As a student it can be easy to fall into a hyper-consumerist, ‘single-use’ lifestyle
13 July 2020
I have been environmentally conscious since becoming vegan for environmental and ethical reasons at sixteen, but for some reason was largely ignorant to the damaging environmental impact of my plastic use. This all changed in my first year at Oxford. Increasingly disconcerted by the immensity of plastic piling up in my shopping basket, I slowly started making changes. First, I reduced single-use plastic in toiletries, using plastic-free shampoo, conditioner, and shower gel from Lush (the initial expense is outweighed by the longevity of the products—my ‘naked’ shower gel has lasted me months!), buying a bamboo toothbrush and doing my laundry with compostable eco-nuts. Then, I made sure to carry my KeepCup and a tote bag with me everywhere to avoid disposable cups and plastic bags. After attending a series of sustainability workshops run by the student social enterprise ‘Green Leaves Groups’, I became more educated on accurately reading recycling symbols, and realised just how much plastic I had been mistakenly putting in the recycling bin. From this point, I became more invested in eliminating plastic from my life as far as possible. I learnt how to make my own bread, stopped buying any fruit and vegetables packaged in plastic, and began buying all my other food from the Oxford Hub’s ‘OxUnboxed’, an amazing zero-waste store located on Little Clarendon St.
I certainly have a way to go, much of my makeup and skincare is plastic packaged, and I could be doing more to influence my family and friends to commit to reducing single-plastic in their lives. These are all challenges which I am working to overcome this Plastic Free July.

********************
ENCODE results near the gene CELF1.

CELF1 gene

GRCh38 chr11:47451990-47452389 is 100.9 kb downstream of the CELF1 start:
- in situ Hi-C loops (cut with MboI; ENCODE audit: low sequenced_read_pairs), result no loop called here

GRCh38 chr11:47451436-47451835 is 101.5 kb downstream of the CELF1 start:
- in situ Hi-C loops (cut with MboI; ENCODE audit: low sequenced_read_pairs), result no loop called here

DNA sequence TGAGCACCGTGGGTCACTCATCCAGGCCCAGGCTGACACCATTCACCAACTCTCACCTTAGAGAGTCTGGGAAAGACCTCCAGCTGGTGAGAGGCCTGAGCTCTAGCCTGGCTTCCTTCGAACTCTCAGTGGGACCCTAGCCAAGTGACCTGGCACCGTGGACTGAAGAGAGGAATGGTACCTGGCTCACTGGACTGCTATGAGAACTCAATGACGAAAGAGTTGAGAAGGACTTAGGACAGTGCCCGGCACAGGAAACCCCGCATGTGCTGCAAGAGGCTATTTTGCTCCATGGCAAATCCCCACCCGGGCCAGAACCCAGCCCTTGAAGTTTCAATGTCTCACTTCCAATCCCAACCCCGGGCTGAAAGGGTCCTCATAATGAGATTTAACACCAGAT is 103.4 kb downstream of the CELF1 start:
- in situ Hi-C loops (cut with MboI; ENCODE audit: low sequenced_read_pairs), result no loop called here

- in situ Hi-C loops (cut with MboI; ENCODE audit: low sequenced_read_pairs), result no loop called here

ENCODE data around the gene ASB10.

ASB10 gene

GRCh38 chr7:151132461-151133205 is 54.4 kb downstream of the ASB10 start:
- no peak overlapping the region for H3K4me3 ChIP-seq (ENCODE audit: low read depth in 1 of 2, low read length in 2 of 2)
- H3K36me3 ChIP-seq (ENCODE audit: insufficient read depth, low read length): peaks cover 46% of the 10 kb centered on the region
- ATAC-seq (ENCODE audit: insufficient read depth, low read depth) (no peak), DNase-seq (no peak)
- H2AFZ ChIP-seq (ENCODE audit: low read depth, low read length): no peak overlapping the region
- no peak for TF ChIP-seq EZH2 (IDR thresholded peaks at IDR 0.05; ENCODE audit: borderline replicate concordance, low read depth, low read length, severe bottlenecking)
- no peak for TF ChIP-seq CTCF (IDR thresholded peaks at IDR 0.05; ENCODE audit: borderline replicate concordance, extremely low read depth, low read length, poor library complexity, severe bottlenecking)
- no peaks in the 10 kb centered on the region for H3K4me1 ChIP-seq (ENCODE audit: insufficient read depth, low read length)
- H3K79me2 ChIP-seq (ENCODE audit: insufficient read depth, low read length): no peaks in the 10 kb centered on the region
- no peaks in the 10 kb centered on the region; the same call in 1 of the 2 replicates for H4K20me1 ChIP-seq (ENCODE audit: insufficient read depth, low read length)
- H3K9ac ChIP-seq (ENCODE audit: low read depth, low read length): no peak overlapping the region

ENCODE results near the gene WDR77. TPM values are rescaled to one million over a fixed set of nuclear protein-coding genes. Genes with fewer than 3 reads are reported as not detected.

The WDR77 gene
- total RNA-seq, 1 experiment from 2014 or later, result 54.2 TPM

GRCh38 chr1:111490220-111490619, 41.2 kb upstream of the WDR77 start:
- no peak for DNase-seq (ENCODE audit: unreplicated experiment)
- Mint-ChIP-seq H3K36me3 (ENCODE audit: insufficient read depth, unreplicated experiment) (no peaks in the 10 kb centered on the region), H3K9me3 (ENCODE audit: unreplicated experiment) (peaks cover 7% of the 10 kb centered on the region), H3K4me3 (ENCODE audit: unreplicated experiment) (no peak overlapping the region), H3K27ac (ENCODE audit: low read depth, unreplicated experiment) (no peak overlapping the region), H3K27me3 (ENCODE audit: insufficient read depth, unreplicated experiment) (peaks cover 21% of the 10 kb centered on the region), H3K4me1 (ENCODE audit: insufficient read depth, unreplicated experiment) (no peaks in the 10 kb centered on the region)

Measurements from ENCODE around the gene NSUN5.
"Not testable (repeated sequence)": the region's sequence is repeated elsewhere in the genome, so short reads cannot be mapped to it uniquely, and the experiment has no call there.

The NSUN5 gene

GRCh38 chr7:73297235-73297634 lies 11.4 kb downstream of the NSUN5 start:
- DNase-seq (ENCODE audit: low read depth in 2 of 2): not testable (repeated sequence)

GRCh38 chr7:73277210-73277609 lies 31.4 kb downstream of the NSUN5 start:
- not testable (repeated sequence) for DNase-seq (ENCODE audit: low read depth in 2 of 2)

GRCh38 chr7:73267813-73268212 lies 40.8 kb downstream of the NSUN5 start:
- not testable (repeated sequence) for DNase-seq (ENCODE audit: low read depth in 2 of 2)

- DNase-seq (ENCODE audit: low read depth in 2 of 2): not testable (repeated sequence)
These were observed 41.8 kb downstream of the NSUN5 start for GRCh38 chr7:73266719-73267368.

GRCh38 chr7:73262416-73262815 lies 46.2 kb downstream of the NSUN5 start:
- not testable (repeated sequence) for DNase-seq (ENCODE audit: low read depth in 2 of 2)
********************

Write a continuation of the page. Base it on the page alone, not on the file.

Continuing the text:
Some tips for starting out on reducing single-use plastic:
Significantly reducing the amount of single-use plastic in your life should be seen as a journey and not something you can do overnight: I’ve found an approach of ‘progressive extremism’ works best. When I was transitioning to a vegan diet, I was pescatarian for a couple of years, vegetarian for a year, and then vegan. Similarly, if you’re feeling overwhelmed, it’s a good idea to focus on the different areas of your life separately. For example, starting with reducing plastic packaging in toiletries, then moving onto food/ drink and so forth.
Watch out for green-washing: Lots of companies are capitalising on interest in plastic-free and zero waste lifestyles by repackaging it as an aesthetic, offering you pretty water bottles, Tupperware, tote bags etc. To make sure you don’t consume more in an effort to make a plastic-free swap, ensure you don’t already have that item. This sounds simple, but it's important to keep in mind that refusing unnecessary consumption of any kind is one of the most beneficial things you can do for the planet.
Do a personal plastic use audit: Looking up ‘how to go plastic free’ online can be very overwhelming, making you think you need to make loads of irrelevant swaps. So, a good way to get started on your plastic-free journey is to list the different plastic packaged items you use in your life under their sub-headings (e.g. household, toiletries etc). Maybe spend a week just living your life as you would, but with an awareness of your plastic use, recording each item as it comes to you. This audit will allow you to attain focus, identifying the specific areas you need to work on, and specific items to swap for plastic-free alternatives.
If you are struggling to find fruit and vegetables out of plastic packaging and/or don’t live near a green grocer, explore the supermarkets around you as some are better than others in terms of their plastic-free offerings.